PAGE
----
Beef Plan seeks ministerial response to 7 key points

The Beef Plan Movement is seeking a written response from the Minister for Agriculture, Food and the Marine, Michael Creed, in relation to seven key points relating to the beef sector and farmer representation.

Submitted this week by the farm organisation, a statement detailing the points – seen by AgriLand – was sent by Beef Plan Movement co-chairman Hugh Doyle.

The issues raised relate to a variety of topics from transparency and anti-competitive practices to the EU-Mercosur Agreement.

The minister is called on to respond to points on:
  1. The recognition of the Beef Plan Movement as a legitimate farm representative body;
  2. The transparency of red meat processors;
  3. Live export supports;
  4. The prevalence and designation of feedlots;
  5. Anti-competitive practices;
  6. A Meat Market Observatory; and
  7. The Mercosur deal.

On the first point, the minister is called on to confirm the specific criteria that must be met by a farmer representation body to be recognised by the Department of Agriculture.

Highlighting the group’s exclusion from both the TB Forum and consultations over the distribution of the €100 million beef fund, the movement claims that there has been no engagement with the minister since an initial introductory meeting.

Regarding processor transparency, it was noted that, according to Central Statistics Office (CSO) figures, the May 2019 monthly change in the Consumer Price Index (CPI) for beef and veal was +4.2%, with a +0.4% 12-month increase reported.

The minister is asked in the statement whether he is prepared to introduce legislation that will mean processors will “no longer be permitted to operate as private unlimited companies and that profits made by these companies are made known”.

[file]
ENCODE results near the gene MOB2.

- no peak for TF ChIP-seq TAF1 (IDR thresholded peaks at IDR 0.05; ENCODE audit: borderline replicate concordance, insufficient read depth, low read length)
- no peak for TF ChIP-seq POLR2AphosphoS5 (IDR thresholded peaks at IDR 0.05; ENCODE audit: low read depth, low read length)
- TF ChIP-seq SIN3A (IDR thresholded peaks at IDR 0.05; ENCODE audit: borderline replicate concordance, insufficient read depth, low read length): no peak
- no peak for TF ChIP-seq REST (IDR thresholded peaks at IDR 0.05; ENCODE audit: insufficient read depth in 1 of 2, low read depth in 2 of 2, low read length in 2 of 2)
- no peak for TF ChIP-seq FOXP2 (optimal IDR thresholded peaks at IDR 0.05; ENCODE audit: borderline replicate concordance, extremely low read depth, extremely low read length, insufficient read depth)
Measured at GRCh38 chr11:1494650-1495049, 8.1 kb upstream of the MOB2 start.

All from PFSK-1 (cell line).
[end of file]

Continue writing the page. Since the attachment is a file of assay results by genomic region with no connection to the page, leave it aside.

Regarding live export supports, the movement is requesting “timelines by which Minister Creed will have established a dedicated section that exclusively supports and specialises in the area of live exports within his department”.

Feedlots also come under scrutiny; the Beef Plan Movement states that it believes that cattle from feedlots are “being used to manipulate the beef market to the processors’ advantage”.

The association is requesting for legislation to ensure that it is prohibited for a processor to control or influence the supply of cattle “other than through a bona fide arm’s-length contractual relationship”.

The movement labelled: the 30-month age limit for heifers and steers; the 16 and 24-month age limit for young bulls; the four-movement rule; and 70-day continuous residency prior to slaughter collectively as anti-competitive practices, calling for legislation to prohibit them.

It is also seeking timelines as to when an Irish Meat Market Observatory would be established, with pricing data for meat products similar to the EU Milk Market Observatory to aid in providing transparency.

Finally, the movement wishes to know how much each sector will benefit from the claimed €4 billion saved through the Mercosur deal in tariff reductions.

The group also calls for clarity as to when it will be known how Ireland intends to vote on the controversial agreement negotiated by the EU.